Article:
• Your closing cost funds. You’ll pay an average of 2% to 6% of your loan amount toward closing costs, depending on your loan amount. You’ll need to budget for those funds or ask the seller to pay them on your behalf.
  • Shop for a lender and lock your rate. Get rate quotes on the same day from at least three to five lenders and compare their loan estimates. Once you make your choice, ask the lender to lock in your rate.
  • Pay for an appraisal and provide approval conditions. In most cases, you’ll need a home appraisal to verify your home’s value. Once the lender approves your loan, it may request additional conditions before your closing.
  • Review your closing disclosure and sign your closing papers. Your lender is required to review a closing disclosure at least three business days before your closing. If everything looks good, you’ll sign paperwork and provide any funds needed to cover the down payment and closing costs. Once the lender sends your money, you’re officially a homeowner.

How do I choose the best mortgage lender?

Choosing the best mortgage lender isn’t always about the best rates and costs. In some cases, the best mortgage lender for you may:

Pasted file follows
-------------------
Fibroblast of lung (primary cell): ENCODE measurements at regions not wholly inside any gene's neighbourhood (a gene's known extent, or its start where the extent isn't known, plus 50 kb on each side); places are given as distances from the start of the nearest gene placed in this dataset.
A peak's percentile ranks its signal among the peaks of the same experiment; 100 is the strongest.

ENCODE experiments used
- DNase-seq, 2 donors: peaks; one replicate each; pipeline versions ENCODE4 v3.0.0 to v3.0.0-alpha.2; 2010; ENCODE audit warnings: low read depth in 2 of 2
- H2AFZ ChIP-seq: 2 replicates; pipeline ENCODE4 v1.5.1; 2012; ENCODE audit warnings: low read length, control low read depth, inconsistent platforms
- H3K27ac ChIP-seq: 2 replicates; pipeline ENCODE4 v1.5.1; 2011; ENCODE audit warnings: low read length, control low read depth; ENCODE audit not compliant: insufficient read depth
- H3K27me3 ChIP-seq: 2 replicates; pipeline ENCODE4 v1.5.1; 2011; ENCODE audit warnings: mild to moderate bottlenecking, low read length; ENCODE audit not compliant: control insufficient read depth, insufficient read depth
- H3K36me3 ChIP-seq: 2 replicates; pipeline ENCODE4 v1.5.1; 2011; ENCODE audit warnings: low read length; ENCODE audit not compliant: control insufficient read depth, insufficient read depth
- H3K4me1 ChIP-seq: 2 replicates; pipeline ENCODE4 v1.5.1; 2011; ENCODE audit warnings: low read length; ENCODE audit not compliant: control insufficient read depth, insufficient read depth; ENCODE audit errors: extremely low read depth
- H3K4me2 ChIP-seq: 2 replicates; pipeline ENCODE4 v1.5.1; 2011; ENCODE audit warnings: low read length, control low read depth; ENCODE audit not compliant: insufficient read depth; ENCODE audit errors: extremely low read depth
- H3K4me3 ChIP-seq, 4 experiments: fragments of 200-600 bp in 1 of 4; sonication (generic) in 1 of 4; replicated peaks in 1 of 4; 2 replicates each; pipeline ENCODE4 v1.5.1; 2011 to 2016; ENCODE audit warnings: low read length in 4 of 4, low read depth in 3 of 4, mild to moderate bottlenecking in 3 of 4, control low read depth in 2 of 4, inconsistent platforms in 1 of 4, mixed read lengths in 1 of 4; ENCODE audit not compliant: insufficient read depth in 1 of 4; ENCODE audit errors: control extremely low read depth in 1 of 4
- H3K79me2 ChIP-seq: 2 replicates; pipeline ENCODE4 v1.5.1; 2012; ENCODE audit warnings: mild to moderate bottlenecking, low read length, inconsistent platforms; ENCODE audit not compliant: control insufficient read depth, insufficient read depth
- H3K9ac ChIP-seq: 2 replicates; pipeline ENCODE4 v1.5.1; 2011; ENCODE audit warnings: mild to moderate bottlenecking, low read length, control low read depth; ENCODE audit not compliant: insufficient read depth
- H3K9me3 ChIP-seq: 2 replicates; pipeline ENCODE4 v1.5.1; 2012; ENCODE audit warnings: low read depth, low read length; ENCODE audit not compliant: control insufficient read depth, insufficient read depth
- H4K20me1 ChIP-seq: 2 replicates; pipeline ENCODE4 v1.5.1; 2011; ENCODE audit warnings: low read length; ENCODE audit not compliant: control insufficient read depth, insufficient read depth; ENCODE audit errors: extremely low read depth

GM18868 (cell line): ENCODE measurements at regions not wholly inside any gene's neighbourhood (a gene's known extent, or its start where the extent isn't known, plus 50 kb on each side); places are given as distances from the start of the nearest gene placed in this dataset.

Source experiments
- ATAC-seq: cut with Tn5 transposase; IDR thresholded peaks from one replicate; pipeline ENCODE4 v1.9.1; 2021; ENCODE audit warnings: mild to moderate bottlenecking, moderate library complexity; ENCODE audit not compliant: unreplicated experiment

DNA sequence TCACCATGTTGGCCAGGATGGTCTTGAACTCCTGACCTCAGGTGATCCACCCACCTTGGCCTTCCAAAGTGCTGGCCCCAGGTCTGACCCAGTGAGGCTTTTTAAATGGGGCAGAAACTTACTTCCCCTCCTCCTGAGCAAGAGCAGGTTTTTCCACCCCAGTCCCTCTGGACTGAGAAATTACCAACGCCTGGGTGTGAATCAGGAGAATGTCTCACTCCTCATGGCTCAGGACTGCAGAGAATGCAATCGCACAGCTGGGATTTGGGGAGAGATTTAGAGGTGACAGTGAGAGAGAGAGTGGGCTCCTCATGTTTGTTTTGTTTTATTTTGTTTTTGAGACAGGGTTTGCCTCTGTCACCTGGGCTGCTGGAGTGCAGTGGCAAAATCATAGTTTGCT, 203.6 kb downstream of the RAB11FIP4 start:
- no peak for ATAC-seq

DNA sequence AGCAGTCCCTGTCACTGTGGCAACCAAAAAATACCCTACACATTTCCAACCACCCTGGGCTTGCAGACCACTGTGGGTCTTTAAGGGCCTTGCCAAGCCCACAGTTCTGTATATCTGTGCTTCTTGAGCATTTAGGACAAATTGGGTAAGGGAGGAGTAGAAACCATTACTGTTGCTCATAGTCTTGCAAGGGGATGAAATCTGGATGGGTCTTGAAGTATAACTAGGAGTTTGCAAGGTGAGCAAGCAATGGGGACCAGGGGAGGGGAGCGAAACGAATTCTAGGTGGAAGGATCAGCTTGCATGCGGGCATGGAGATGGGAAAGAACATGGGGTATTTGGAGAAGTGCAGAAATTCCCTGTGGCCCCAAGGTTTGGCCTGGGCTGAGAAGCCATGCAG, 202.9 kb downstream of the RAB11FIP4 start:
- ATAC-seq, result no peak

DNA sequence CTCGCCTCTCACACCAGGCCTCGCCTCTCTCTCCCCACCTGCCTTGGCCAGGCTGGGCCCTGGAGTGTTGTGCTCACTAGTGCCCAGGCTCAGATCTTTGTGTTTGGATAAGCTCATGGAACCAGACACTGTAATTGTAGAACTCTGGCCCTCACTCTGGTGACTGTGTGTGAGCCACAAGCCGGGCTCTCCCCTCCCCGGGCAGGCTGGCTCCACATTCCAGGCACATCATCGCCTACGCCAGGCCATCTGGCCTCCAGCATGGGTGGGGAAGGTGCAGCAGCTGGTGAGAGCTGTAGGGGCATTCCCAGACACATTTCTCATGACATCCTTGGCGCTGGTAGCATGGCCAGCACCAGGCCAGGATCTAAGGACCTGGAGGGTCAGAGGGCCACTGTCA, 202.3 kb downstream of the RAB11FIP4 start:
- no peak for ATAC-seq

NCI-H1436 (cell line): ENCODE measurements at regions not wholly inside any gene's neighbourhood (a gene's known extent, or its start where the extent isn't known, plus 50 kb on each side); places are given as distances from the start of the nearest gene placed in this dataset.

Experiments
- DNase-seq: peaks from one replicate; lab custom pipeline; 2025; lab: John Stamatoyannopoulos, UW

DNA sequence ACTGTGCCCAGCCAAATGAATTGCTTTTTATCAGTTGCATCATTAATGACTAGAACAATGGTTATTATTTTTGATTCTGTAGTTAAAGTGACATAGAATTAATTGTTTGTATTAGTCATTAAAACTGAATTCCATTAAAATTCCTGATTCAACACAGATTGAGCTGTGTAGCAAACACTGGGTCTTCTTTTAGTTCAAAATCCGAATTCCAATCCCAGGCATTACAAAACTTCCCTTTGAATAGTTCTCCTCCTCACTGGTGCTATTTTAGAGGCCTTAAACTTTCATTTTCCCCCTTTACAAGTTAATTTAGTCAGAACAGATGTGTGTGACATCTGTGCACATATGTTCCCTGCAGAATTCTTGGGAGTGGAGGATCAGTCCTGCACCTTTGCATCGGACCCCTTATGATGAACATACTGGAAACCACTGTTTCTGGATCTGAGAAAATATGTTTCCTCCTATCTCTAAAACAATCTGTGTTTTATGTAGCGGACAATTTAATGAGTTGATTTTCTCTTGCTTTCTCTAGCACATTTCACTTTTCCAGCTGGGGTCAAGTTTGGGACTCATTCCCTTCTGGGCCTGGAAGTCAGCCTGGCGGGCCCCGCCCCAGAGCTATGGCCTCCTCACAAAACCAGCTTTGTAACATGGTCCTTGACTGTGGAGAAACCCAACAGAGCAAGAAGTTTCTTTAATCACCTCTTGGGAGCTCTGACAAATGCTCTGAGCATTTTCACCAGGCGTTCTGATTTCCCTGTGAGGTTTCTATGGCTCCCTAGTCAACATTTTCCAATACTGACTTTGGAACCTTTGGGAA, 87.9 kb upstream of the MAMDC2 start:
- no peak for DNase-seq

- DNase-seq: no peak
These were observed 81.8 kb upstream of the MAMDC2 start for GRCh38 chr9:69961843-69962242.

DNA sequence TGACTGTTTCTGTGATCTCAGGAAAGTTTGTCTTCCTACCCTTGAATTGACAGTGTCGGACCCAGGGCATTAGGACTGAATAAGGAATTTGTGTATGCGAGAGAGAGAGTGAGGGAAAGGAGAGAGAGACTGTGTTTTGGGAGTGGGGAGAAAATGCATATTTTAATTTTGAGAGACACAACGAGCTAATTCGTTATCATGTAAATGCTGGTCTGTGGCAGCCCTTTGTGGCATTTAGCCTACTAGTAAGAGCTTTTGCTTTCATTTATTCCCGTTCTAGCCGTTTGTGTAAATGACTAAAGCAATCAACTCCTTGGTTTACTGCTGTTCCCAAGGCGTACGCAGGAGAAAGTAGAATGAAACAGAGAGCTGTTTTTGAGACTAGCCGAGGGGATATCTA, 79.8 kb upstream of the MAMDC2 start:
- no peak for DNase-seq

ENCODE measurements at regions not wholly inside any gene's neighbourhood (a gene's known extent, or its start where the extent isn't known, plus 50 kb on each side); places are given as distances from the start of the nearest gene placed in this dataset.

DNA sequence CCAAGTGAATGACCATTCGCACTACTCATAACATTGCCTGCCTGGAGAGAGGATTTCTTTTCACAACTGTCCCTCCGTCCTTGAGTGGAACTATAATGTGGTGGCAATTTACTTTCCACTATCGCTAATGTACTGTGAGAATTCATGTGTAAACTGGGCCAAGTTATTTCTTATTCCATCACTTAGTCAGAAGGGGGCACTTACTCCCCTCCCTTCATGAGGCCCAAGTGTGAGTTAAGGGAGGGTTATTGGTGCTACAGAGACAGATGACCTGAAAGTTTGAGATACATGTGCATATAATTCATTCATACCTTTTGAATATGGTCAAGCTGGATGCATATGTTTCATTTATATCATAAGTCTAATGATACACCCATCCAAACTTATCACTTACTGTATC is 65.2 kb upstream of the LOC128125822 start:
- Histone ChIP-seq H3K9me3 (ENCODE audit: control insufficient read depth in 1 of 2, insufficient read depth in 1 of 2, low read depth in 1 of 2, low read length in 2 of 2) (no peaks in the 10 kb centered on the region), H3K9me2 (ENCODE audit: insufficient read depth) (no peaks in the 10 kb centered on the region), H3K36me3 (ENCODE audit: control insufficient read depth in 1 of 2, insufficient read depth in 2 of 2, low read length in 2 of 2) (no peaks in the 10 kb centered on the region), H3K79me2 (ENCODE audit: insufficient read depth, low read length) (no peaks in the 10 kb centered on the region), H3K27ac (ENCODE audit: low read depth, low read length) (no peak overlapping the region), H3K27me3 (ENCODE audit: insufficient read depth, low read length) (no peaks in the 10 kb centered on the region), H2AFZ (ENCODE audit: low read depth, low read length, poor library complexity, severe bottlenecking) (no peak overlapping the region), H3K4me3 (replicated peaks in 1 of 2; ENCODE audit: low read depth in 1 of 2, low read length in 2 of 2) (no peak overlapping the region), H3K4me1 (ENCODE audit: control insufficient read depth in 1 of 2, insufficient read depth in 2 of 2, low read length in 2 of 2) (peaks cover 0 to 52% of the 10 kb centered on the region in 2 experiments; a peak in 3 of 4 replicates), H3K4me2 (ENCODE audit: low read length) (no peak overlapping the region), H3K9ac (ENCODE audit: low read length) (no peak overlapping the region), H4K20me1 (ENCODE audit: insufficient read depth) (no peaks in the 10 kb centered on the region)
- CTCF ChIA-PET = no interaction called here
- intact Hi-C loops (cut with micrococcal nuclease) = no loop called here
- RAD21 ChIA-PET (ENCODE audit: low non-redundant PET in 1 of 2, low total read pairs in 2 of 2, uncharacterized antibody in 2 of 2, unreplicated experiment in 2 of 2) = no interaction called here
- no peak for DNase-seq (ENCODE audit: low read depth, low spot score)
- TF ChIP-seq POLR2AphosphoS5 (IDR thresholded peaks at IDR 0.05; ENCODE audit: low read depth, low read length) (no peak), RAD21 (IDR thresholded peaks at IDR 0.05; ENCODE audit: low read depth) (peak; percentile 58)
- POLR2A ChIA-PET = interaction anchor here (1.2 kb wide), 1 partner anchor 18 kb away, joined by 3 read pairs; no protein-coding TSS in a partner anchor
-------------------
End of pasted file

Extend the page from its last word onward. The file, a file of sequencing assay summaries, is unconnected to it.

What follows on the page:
• Have the experience to handle tough credit issues. Some mortgage banks specialize in mortgages for borrowers with scores as low as 500, or with recent major credit issues like bankruptcies or foreclosures.
  • Offer special programs that bypass standard income documents. If your earnings are hard to document on tax returns, check out lenders that offer non-QM loans that allow you to provide bank statements to verify your income instead.
  • Give you extra financial incentives if you also bank with them. Some banks and credit unions offer discounts on your mortgage closing costs if you already bank with them.

Frequently asked questions

Should I shop for a home or find a mortgage company first?

You should find a mortgage company and get preapproval before you shop for a home — if you want sellers to take your offer seriously.

What should you do before applying for a mortgage?

There are three things you should do before applying for a mortgage:

  1. Spruce up your credit by paying off maxed-out credit cards and minimizing new credit accounts